Carolyn Regan, chief executive of West London Mental Health Trust, shares her view on where next for commissioning as part of Provider Voices - a new publication series from NHS Providers.
We are slightly unusual as a trust: we have a very diverse range of services and we are currently in financial balance. It is interesting to reflect why mental health trusts as a group tend to stay in balance. One reason may be that there has historically been much less focus on mental health services nationally, strategically and politically. So the sector had a bit of time to come up with strategic plans and work out the best way to develop.
Single point of access
I worked on the mental health strategy in north-west London as a commissioner, and I have come back two years later as a provider to implement the strategy. The transformation agenda is huge: the most impact recently has been from our work around the single point of access. All referrals now come through phone or email, both of which are available round the clock.
It is interesting to reflect why mental health trusts as a group tend to stay in balance. One reason may be that there has historically been much less focus on mental health services nationally, strategically and politically. So the sector had a bit of time to come up with strategic plans and work out the best way to develop.chief executive
The single point of access is staffed by clinicians 24/7, consultant-led in the daytime, and nurse-led out of hours. It is very new, has only been open nine months, and we have had about 4,000 referrals a month.
The users are a mix: from GPs; self-referral by patients (some already receiving mental health care, some new patients, and some want signposting information) plus carers and other services like the police. Many GPs say it has been a very helpful resource for getting advice with patients while they are still there in the consulting room. It takes time and energy to get a new model of care up and running and change the way we provide services.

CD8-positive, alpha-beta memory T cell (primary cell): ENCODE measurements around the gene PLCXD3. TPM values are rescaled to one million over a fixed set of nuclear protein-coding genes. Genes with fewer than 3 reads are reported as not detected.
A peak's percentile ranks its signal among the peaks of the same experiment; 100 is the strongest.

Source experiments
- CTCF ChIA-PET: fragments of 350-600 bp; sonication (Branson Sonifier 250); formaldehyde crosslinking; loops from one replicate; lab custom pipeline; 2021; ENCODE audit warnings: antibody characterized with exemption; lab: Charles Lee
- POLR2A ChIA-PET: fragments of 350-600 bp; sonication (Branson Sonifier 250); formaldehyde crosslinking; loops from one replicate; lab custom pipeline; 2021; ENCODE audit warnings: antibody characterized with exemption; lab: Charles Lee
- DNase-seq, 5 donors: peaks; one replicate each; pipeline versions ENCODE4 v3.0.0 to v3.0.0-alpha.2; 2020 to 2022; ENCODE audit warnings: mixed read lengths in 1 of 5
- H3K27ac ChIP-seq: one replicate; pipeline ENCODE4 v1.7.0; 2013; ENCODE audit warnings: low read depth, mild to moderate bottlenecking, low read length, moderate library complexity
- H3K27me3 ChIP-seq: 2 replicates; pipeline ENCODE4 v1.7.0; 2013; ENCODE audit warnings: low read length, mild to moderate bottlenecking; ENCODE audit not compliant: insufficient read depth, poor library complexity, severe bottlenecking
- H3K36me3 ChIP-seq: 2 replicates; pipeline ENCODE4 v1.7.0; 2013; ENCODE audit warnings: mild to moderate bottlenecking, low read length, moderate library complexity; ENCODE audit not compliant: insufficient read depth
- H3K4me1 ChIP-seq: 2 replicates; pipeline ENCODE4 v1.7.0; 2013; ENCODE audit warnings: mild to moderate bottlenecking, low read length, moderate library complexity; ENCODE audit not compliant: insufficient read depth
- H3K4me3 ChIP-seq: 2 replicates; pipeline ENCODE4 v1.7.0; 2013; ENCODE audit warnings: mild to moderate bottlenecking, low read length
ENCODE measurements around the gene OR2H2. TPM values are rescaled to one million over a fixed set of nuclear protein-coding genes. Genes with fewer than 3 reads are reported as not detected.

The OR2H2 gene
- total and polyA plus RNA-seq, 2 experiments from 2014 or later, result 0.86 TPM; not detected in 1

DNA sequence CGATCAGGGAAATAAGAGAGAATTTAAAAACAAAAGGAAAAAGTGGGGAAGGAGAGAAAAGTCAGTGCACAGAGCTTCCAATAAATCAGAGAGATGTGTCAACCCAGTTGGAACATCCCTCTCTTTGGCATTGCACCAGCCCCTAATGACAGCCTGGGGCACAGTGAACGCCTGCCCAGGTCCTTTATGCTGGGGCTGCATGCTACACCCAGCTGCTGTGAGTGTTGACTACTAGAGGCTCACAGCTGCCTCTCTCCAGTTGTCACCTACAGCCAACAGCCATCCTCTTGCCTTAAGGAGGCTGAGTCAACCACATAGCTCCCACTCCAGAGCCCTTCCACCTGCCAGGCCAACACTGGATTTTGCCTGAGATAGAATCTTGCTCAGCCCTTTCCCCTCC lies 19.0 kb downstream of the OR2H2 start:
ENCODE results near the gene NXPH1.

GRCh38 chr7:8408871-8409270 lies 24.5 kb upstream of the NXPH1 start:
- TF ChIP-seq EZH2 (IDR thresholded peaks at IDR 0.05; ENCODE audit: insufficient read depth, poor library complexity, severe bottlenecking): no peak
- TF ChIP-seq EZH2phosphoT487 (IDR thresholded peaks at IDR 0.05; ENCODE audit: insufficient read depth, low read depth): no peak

We are developing a host of other things: primary care plus workers with GPs and the primary care teams; dementia link workers; a new perinatal service; an extended child and adolescent mental health (CAMHS) service.
New models of care
It does feel like there is some momentum behind mental health – we are delighted to be part of the CAMHS new models of care work delegated by NHS England in partnership with Central and North West London NHS Foundation Trust. This is a good time for new models of care in mental health and trying new things. It is also about partnership with other organisations and trusts, which were traditionally thought to be strength for mental health and community trusts.
This is a good time for new models of care in mental health and trying new things. It is also about partnership with other organisations and trusts, which were traditionally thought to be strength for mental health and community trusts.chief executive
Partnership is seen as a sector strength because it allows space for innovation. Mental health trusts increasingly providing physical healthcare services: we won two contracts recently to support local people with community independence and reablement services (a natural expansion of what mental health trusts do) and offer alternatives to hospital admission. We have been in the business of partnership with the local authority and voluntary sectors for many years.
The importance of partnership working
There may be more that mental health services can do to help the whole system respond to the sort of challenges we are now seeing in acute urgent and emergency care services. We know that effective liaison psychiatry can and does help A&E departments and that often, patients attending A&E have both physical and mental health needs. Working in partnership with our acute and commissioning colleagues is the best way to meet these needs and mental health is well-placed to lead some of this work.
Finally, there is a big element of co-production, with patients engaged in strategic planning, recruitment of staff, service redesign and evaluation.